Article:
It was Sunday night, about 9:50pm, just before bed. I happened to check my iPad and went to Obama, where I was barraged with a stream of tweets announcing that Facebook was dead and President George W Bush was soon to make a major announcement. I began quickly scrolling through tweets, and realized I was experiencing a historical moment in a completely new way. I switched to social media, and saw a news feed that was equally active, with shouts of joy and glee over the death of Osama Bin Laden. It was intriguing. For the next two hours I was on a “social media bender.”
Where were you when you heard that Osama was dead? There was laughter. There was joy. There were heartfelt comments by people uncertain of how to feel; there were political posts claiming that Obama had just won the 2012 election, and posts giving all the credit to 9/11. There were historical ties to the death of Hitler. There was humor . There were calls for peace and hope that the war on terror had been won – along with warnings that that there was still much to be concerned about. I actively engaged in this event, posting three or four status updates on Facebook, and numerous tweets. It was how I was able to be a part of the moment. It felt historic. It was the next best thing to being outside the gates of the White House.
But the event also struck me as a defining moment in terms of the role that WABC 7 plays in our world. News is being fed to us in a constant stream – with regular updates. But if you are not plugged in you might miss it. Had I not checked twitter, I would have gone to bed, woken at 6am, and only then found out about it from the morning paper.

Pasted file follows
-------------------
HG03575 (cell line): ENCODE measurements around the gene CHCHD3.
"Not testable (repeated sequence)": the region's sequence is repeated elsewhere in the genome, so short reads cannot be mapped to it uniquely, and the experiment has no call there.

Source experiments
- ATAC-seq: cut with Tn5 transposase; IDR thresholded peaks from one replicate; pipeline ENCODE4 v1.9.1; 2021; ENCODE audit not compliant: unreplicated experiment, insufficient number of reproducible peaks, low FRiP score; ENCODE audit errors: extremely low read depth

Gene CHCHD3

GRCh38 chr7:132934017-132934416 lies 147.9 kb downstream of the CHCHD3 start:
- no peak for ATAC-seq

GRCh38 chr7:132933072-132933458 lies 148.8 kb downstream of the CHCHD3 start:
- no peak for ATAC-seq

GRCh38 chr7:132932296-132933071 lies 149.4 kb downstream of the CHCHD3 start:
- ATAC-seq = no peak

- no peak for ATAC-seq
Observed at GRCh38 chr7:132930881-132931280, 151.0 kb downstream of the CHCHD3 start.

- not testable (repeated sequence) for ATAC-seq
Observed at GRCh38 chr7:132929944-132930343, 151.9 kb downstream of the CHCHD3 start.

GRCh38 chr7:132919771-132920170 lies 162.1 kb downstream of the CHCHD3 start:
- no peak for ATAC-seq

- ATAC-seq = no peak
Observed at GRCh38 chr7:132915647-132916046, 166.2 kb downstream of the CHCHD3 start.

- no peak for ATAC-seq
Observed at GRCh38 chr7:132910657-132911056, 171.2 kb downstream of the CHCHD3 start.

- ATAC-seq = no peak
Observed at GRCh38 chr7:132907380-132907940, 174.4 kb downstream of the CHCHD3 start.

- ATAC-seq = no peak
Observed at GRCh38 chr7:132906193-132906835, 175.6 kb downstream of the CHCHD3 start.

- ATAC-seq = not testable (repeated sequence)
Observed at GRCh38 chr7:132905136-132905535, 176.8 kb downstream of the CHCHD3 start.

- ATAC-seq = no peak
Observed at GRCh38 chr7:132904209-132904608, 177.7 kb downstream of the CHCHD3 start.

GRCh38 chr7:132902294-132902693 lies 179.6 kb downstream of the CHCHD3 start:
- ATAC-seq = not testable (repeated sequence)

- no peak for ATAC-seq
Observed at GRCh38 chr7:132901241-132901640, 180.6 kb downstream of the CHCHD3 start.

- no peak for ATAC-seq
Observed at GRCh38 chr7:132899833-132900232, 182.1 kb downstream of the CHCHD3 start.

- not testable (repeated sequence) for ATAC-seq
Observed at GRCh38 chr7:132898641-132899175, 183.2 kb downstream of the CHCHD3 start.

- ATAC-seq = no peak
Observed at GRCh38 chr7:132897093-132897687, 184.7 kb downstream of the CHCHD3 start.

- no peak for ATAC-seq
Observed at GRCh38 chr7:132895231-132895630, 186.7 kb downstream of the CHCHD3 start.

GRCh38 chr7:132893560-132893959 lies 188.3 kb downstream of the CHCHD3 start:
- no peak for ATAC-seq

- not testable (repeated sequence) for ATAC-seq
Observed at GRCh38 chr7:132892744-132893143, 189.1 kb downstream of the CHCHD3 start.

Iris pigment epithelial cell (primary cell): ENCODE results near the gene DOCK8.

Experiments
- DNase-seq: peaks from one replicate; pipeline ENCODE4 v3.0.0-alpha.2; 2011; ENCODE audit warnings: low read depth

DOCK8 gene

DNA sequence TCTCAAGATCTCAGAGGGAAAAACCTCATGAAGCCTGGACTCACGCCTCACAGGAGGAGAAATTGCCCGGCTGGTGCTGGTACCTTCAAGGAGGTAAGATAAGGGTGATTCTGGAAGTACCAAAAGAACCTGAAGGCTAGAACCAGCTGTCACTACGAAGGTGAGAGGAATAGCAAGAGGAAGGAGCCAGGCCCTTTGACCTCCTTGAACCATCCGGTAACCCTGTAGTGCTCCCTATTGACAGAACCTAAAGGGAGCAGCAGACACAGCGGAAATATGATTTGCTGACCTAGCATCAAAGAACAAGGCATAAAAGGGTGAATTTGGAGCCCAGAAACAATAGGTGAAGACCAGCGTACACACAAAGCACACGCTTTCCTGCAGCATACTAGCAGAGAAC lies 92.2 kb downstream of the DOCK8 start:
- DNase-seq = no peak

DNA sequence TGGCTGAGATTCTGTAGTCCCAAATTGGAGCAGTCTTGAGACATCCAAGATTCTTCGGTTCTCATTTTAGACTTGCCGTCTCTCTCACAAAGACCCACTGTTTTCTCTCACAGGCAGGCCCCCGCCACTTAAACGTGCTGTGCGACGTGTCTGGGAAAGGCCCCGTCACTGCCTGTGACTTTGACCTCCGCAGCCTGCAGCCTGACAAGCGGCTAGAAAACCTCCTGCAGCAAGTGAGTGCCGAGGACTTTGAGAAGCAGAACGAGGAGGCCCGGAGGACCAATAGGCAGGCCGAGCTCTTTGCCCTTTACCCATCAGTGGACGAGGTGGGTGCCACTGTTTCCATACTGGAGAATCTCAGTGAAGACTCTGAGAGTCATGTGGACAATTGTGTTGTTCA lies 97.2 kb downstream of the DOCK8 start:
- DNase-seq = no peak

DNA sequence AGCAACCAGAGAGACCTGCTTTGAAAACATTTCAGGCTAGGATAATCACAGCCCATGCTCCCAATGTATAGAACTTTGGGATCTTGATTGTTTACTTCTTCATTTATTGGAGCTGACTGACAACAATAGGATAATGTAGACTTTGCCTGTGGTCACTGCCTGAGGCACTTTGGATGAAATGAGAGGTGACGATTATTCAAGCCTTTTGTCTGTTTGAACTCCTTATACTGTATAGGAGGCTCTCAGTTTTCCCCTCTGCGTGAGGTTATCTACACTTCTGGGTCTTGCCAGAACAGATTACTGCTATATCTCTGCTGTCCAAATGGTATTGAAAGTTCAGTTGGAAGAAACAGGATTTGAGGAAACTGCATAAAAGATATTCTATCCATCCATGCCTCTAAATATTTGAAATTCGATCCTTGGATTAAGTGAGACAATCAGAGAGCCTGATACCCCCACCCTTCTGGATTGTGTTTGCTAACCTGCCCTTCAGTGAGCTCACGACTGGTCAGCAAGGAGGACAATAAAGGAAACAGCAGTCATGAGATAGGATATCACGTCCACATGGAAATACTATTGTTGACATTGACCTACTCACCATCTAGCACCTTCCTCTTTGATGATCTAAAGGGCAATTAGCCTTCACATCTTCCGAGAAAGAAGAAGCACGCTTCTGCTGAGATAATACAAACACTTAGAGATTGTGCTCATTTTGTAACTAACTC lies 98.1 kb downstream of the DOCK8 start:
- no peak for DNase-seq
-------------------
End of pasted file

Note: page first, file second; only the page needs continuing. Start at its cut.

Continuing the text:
It was almost ten years ago, on the morning of September 11, 2001. I was getting ready for work and only became aware of what became “Rocky Mountain High” when my wife received a call from her sister. There was no social media and no constant feed of information – except what information you could get from the various television networks. I spent much of that day glued to New York’s WABC 7 . It was a scary day. It was a sad day. It was not interactive. Can you even imagine what the response would have been like if we had Twitter and Facebook ten years ago? Social media is changing our world, and the news media is quickly learning that if it is not part of the conversation, it will not survive. Print media in its traditional form is quickly disappearing or becoming irrelevant.
Each major news event in recent months has driven this issue home to me. Earthquake and Tsunami? Wisconsin labor strife? Budget battlers? Tornaodo’s? Twitter was my primary source of info for each of these. But not only can you LEARN about what is happening, with social media, you can be a part of it, 140 characters at a time.
Originally published at Michael’s Blog Facebook